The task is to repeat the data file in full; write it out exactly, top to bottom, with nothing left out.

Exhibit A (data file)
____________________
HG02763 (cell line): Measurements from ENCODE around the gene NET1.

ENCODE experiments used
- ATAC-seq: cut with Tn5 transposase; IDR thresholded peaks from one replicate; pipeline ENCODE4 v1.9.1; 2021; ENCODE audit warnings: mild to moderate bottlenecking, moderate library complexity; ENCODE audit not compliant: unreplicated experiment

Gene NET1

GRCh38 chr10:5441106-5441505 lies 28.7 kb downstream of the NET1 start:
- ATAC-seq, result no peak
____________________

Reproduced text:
HG02763 (cell line): Measurements from ENCODE around the gene NET1.

ENCODE experiments used
- ATAC-seq: cut with Tn5 transposase; IDR thresholded peaks from one replicate; pipeline ENCODE4 v1.9.1; 2021; ENCODE audit warnings: mild to moderate bottlenecking, moderate library complexity; ENCODE audit not compliant: unreplicated experiment

Gene NET1

GRCh38 chr10:5441106-5441505 lies 28.7 kb downstream of the NET1 start:
- ATAC-seq, result no peak